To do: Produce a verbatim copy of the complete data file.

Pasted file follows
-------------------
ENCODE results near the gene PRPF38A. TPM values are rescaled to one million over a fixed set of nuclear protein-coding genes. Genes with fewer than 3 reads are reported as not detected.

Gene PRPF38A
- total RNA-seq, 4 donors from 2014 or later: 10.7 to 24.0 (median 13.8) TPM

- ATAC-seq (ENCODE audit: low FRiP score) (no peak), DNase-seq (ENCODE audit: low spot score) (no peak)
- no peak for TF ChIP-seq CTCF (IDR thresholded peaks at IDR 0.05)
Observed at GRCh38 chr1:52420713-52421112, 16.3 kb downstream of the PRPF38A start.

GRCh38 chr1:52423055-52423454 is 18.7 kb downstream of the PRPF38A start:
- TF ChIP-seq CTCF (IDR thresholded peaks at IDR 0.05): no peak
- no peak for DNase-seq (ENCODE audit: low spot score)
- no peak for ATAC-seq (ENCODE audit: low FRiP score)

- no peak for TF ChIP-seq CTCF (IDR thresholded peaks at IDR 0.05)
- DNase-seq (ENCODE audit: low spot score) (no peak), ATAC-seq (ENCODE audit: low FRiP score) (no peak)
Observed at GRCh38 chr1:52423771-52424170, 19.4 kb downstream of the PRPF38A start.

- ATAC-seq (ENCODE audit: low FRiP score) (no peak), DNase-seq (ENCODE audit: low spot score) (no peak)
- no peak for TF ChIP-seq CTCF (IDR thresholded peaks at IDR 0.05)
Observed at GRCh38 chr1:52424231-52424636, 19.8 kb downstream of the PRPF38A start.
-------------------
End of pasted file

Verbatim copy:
ENCODE results near the gene PRPF38A. TPM values are rescaled to one million over a fixed set of nuclear protein-coding genes. Genes with fewer than 3 reads are reported as not detected.

Gene PRPF38A
- total RNA-seq, 4 donors from 2014 or later: 10.7 to 24.0 (median 13.8) TPM

- ATAC-seq (ENCODE audit: low FRiP score) (no peak), DNase-seq (ENCODE audit: low spot score) (no peak)
- no peak for TF ChIP-seq CTCF (IDR thresholded peaks at IDR 0.05)
Observed at GRCh38 chr1:52420713-52421112, 16.3 kb downstream of the PRPF38A start.

GRCh38 chr1:52423055-52423454 is 18.7 kb downstream of the PRPF38A start:
- TF ChIP-seq CTCF (IDR thresholded peaks at IDR 0.05): no peak
- no peak for DNase-seq (ENCODE audit: low spot score)
- no peak for ATAC-seq (ENCODE audit: low FRiP score)

- no peak for TF ChIP-seq CTCF (IDR thresholded peaks at IDR 0.05)
- DNase-seq (ENCODE audit: low spot score) (no peak), ATAC-seq (ENCODE audit: low FRiP score) (no peak)
Observed at GRCh38 chr1:52423771-52424170, 19.4 kb downstream of the PRPF38A start.

- ATAC-seq (ENCODE audit: low FRiP score) (no peak), DNase-seq (ENCODE audit: low spot score) (no peak)
- no peak for TF ChIP-seq CTCF (IDR thresholded peaks at IDR 0.05)
Observed at GRCh38 chr1:52424231-52424636, 19.8 kb downstream of the PRPF38A start.